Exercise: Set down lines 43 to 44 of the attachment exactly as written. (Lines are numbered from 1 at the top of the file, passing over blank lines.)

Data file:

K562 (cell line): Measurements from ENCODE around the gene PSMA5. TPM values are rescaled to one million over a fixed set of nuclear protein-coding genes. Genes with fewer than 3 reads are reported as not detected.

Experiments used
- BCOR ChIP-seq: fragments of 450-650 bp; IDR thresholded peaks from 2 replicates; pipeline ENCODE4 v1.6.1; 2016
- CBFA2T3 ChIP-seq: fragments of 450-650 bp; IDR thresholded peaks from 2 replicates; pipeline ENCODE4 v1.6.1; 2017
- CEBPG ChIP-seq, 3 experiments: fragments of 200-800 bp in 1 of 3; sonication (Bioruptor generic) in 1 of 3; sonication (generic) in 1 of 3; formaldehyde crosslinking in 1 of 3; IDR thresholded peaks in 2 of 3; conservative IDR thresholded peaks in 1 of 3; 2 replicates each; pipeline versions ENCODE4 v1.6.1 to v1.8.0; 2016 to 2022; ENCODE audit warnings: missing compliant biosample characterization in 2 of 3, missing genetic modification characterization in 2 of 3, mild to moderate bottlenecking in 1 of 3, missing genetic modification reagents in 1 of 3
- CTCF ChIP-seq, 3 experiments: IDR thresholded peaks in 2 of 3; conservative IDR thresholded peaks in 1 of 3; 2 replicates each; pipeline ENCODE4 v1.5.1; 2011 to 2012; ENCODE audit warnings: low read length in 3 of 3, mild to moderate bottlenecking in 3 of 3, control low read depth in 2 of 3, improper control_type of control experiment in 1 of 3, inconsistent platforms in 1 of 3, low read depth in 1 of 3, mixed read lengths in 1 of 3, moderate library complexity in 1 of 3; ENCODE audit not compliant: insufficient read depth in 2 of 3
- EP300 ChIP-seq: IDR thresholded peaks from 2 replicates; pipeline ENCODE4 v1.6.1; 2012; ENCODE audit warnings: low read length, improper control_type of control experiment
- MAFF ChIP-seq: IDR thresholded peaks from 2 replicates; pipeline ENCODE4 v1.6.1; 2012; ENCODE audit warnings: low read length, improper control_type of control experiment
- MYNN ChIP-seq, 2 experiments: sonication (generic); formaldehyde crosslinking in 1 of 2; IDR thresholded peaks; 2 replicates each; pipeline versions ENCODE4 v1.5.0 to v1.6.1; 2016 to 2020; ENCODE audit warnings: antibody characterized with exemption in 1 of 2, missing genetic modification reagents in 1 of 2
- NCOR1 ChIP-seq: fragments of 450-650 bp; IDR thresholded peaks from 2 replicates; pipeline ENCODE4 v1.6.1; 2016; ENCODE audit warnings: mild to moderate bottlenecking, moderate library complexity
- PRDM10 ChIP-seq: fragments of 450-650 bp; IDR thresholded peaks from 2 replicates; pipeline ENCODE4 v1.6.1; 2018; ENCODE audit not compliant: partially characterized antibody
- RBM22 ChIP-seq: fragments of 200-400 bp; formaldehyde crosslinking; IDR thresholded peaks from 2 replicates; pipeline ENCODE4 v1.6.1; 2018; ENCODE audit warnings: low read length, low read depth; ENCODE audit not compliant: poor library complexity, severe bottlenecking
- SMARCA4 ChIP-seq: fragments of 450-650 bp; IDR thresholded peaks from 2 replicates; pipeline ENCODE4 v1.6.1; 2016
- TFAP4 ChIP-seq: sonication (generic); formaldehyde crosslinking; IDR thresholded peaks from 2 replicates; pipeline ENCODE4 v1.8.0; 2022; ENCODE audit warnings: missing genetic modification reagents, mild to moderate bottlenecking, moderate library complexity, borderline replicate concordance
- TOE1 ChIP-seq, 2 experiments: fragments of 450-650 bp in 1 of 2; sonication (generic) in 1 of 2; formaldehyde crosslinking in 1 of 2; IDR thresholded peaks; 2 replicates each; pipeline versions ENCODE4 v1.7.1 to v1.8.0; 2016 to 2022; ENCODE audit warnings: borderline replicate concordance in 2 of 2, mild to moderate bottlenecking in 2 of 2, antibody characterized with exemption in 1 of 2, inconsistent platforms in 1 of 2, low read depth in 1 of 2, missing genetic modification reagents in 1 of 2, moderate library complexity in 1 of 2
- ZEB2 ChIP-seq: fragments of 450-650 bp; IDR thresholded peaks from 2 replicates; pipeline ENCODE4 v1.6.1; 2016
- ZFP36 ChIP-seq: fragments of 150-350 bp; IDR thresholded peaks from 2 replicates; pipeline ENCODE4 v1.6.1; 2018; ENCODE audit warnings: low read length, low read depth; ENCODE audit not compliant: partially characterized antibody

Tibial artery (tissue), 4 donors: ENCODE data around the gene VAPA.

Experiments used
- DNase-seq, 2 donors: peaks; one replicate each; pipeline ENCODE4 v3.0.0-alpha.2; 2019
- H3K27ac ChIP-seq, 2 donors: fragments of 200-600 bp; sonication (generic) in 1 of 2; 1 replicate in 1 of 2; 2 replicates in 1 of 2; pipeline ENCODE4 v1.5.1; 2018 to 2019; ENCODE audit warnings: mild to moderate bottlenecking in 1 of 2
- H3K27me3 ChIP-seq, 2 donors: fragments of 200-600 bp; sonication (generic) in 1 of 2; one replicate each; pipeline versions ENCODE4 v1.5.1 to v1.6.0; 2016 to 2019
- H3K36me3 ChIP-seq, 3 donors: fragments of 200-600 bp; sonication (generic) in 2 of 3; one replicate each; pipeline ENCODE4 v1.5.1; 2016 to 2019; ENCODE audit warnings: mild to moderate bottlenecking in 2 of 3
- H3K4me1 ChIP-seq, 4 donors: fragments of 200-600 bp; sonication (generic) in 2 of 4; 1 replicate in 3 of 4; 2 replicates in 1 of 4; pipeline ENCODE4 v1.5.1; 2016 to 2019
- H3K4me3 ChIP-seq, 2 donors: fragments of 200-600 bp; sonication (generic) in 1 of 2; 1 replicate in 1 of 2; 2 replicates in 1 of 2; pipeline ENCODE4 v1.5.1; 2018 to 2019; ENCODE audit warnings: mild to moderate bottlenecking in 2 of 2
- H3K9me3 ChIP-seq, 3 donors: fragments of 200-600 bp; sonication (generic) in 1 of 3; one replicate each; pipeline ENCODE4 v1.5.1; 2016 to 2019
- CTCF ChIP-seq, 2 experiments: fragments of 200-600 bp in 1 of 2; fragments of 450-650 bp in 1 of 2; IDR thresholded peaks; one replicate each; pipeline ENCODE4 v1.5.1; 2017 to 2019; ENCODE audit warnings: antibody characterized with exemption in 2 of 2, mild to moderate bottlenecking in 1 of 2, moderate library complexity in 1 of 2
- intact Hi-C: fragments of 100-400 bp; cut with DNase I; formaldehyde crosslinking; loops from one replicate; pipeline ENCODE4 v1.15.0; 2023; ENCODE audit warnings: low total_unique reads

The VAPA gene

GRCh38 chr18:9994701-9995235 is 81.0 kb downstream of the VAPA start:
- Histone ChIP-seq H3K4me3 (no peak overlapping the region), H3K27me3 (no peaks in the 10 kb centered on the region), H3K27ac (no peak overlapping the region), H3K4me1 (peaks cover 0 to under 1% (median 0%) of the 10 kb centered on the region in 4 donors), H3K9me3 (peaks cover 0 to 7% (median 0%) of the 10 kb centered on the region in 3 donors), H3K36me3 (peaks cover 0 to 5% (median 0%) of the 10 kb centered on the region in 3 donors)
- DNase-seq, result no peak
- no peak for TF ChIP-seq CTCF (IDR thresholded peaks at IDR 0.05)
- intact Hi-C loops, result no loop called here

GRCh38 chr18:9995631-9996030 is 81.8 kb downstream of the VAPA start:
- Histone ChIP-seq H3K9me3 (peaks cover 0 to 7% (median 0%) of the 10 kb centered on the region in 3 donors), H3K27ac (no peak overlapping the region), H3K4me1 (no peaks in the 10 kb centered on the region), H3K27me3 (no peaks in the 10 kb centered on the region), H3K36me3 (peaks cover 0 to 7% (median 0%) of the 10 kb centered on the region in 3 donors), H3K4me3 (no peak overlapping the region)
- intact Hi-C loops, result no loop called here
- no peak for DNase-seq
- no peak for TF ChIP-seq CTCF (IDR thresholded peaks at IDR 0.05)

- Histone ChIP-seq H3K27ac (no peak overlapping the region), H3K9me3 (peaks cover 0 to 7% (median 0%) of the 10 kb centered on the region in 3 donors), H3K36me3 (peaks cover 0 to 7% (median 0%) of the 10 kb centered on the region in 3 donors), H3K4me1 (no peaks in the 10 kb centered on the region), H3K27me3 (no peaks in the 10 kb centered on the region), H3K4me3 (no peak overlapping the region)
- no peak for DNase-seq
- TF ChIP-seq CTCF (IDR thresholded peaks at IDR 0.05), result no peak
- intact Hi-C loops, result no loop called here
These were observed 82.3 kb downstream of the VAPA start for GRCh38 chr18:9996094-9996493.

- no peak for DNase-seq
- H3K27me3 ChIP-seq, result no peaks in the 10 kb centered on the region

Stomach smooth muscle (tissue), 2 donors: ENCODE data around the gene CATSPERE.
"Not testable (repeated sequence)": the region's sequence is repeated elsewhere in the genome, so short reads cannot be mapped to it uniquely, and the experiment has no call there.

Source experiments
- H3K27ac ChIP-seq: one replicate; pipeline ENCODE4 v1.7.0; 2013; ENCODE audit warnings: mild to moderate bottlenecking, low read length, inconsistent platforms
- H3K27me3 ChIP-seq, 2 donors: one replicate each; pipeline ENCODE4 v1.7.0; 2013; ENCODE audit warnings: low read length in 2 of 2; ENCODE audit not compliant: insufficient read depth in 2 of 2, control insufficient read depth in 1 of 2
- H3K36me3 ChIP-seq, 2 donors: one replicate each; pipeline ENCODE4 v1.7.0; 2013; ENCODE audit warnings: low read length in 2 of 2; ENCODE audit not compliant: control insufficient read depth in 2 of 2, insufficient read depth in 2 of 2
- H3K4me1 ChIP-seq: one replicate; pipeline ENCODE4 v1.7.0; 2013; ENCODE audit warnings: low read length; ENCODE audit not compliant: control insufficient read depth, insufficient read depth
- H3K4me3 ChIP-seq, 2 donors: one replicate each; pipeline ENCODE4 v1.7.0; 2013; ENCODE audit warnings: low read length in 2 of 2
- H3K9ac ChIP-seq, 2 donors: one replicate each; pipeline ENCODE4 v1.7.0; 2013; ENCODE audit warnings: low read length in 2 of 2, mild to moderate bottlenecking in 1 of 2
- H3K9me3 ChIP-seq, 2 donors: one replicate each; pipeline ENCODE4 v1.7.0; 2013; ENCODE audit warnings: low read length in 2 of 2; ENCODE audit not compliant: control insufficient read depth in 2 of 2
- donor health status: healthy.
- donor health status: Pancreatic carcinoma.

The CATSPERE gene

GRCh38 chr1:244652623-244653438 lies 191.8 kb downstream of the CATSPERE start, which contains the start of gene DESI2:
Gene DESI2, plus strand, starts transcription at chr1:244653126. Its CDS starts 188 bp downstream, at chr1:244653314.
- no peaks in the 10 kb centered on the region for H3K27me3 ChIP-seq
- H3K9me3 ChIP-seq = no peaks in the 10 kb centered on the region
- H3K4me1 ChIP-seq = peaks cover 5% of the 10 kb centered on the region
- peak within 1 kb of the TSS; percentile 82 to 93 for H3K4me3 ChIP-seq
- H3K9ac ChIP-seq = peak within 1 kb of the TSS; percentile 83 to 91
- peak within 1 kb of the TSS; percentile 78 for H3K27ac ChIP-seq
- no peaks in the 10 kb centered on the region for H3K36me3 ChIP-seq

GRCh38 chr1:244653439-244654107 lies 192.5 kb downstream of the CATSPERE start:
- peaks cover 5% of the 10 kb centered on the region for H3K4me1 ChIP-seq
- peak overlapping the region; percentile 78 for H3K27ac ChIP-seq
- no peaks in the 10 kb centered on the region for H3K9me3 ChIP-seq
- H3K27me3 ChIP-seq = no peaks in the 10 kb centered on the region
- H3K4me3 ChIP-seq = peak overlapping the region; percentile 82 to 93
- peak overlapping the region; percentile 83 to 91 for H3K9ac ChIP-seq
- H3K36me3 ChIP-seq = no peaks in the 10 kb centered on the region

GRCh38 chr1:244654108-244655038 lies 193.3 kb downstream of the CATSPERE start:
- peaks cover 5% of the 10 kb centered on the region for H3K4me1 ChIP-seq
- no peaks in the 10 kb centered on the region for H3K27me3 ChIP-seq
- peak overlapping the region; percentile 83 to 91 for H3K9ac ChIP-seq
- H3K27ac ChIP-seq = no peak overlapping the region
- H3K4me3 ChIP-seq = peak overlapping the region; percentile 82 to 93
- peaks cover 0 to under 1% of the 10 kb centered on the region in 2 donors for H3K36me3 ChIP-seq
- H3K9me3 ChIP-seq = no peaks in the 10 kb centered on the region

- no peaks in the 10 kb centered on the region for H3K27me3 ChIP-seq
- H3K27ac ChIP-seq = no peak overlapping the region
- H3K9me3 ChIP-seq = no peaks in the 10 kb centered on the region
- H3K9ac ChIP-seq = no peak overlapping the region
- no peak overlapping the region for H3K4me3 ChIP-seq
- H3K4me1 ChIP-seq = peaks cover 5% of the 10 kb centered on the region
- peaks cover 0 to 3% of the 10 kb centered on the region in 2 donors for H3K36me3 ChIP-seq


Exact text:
- intact Hi-C loops, result no loop called here
These were observed 82.3 kb downstream of the VAPA start for GRCh38 chr18:9996094-9996493.